Skip to main content
You are the owner of this article.
You have permission to edit this article.
A year after thwarting Hy-Vee gunman, deputy Omaha police chief reflects on job dangers

A year after thwarting Hy-Vee gunman, deputy Omaha police chief reflects on job dangers

Hy-Vee shooting

Police respond to a shooting at the Hy-Vee near 180th and Q Streets in Omaha on March 17, 2020.

A suspect is in custody after a high speed chase on Interstate 80.

Omaha Deputy Police Chief Scott Gray knows firsthand how quickly a run-of-the-mill interaction can turn dangerous.

On St. Patrick’s Day last year, as he shopped at a Hy-Vee in west Omaha, Gray encountered a gunman who had fired shots in the grocery store. After he and another man took down the gunman, Gray wrestled the man’s gun away, and no one was shot. Gray was recently named the 2021 recipient of the Heroes in the Heartland Public Servant Award for his actions.

Scott Gray mug


Gray was also one of the first officers to respond in 2007 to Von Maur at Westroads Mall, the site of the city’s worst mass shooting.

So when he responded to the same mall on March 12 when Officer Jeffrey Wittstruck called for help after he was shot while responding to a shoplifting call, it felt “surreal.”

“It was pretty eerie driving to a call like that, with such close proximity to Von Maur,” Gray said. “(Wittstruck) is extremely lucky that things turned out the way they did for him.”

Authorities say Kenya Lamont Jenkins Jr., who was detained in the J.C. Penney security office after being accused of shoplifting a package of T-shirts, shot at Wittstruck four times, hitting him in the face and the top of the head. Wittstruck reportedly has nerve damage and had to have surgery but is now recovering at home.



Jenkins, 21, was charged this week with first-degree assault of an officer, use of a firearm to commit a felony and operating a motor vehicle to avoid arrest. A judge set his bail at $10 million.

Gray said he watched footage from Wittstruck’s body camera, which recorded the entire interaction.

After he arrived in the J.C. Penney security office, police said, Wittstruck asked Jenkins for identification, but Jenkins was evasive and claimed that he didn’t have an ID. Jenkins then put his right hand in his sweatshirt pocket. Wittstruck asked to see his hands, officials said, but Jenkins did not comply.

Wittstruck tried to put Jenkins in handcuffs, but Jenkins pushed him away, and a struggle ensued, prompting Wittstruck to grab his Taser. Wittstruck told Jenkins that he had a Taser as Jenkins put his right hand back in his sweatshirt pocket.

Wittstruck then used the Taser, but the connection wasn’t successful, possibly because of Jenkins’ thick sweatshirt, Gray said. Wittstruck then tried again to cuff Jenkins, and the two struggled a second time.

Then, officials say, Jenkins pulled out a .380 Taurus handgun from his sweatshirt pocket and fired four times at Wittstruck.

“It was very, very quick,” Gray said. “I seriously doubt that Wittstruck ever saw the gun come out. It was that fast.”

The department’s safety review board will look at the footage and try to determine whether any policy changes or training refreshers need to occur, something Gray said is standard after use-of-force incidents.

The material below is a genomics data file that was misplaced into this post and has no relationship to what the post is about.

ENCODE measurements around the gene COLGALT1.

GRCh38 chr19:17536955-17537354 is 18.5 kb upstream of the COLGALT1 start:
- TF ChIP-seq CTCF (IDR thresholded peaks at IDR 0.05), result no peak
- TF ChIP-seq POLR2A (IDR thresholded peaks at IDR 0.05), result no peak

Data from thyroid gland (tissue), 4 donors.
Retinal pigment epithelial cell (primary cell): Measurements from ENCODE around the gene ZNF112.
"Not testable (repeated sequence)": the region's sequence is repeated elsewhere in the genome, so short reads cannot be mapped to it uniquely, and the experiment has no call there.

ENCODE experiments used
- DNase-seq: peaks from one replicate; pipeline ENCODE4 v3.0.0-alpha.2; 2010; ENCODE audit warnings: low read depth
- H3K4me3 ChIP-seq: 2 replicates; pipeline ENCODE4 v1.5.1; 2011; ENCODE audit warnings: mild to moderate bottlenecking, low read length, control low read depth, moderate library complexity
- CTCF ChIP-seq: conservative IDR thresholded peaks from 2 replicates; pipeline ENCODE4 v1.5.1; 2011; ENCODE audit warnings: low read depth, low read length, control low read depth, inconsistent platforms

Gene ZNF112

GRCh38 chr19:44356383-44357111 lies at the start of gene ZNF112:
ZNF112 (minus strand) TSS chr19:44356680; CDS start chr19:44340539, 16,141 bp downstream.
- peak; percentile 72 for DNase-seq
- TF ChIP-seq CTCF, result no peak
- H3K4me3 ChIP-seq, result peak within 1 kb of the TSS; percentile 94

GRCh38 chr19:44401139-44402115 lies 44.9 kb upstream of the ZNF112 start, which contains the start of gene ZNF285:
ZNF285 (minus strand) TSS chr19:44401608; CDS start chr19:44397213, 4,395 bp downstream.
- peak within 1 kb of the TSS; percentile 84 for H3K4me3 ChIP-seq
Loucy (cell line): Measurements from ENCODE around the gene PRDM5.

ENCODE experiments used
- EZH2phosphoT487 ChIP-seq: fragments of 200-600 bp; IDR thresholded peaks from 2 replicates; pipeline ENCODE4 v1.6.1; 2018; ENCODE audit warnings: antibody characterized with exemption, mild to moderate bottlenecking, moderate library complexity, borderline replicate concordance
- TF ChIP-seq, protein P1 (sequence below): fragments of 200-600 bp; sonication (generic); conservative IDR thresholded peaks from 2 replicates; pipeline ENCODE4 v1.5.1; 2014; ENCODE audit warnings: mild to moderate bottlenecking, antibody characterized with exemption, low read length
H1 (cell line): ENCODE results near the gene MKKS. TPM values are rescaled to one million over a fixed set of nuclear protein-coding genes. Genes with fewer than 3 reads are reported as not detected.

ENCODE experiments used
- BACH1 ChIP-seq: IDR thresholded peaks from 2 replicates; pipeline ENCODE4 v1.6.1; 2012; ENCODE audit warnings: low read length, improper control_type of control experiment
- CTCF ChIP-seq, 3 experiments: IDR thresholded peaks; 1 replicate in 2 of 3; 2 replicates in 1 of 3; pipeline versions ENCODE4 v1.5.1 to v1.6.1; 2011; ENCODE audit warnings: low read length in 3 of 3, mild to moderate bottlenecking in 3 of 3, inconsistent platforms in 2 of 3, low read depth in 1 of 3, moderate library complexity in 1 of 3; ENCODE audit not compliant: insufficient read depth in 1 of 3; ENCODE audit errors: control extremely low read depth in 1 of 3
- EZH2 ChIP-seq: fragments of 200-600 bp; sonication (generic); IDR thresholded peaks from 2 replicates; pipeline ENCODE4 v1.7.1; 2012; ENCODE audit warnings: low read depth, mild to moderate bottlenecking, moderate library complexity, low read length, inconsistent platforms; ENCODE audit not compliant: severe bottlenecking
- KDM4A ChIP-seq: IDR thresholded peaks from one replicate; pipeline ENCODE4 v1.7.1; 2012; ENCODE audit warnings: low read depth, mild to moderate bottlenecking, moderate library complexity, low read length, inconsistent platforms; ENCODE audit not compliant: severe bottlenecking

Gray, who was a loss prevention officer at Younkers before joining law enforcement, said shoplifting calls are usually routine interactions.

Officers check identification and hand out a ticket without booking the alleged perpetrator unless the cost of the stolen items exceeds a certain threshold, or if the shoplifter has several prior offenses or, like Jenkins, is not from the area.

“I think it’s a stark reminder for all the officers out there and other agencies that something as low level as this ... could end up in a deadly force confrontation because you never know what motivations a person has or what willingness they have to perpetrate violence on another person,” Gray said.

Officials said Jenkins fled from the shooting and drove off in a BMW sedan. After a chase, he was caught by the Nebraska State Patrol.

Investigators learned Wednesday that the car was reported stolen from Chicago. Jenkins’ home address is listed as Gary, Indiana, in his case file.

In April 2019, Jenkins was booked into the Maricopa County Jail in Phoenix on suspicion of resisting arrest, third-degree escape and criminal damage. Phoenix police officers tried to take him into custody after they said he interfered with an investigation at his apartment complex. Officials say he ran from officers when they tried to arrest him and spat in the cruiser once he was detained.

But the Maricopa County Attorney’s Office declined to prosecute because there was “no reasonable likelihood of conviction.”

Gray said officers never know a person’s background or frame of mind when an interaction begins.

“For someone to actually be determined enough to want to escape that they are going to kill a police officer over a shoplifting call,” he said, “that’s a whole different mindset.”

Notable Nebraska crime news of 2021

Sign up for our Crime & Courts newsletter

* I understand and agree that registration on or use of this site constitutes agreement to its user agreement and privacy policy.

Related to this story

Get up-to-the-minute news sent straight to your device.



Breaking News

Huskers Breaking News

News Alert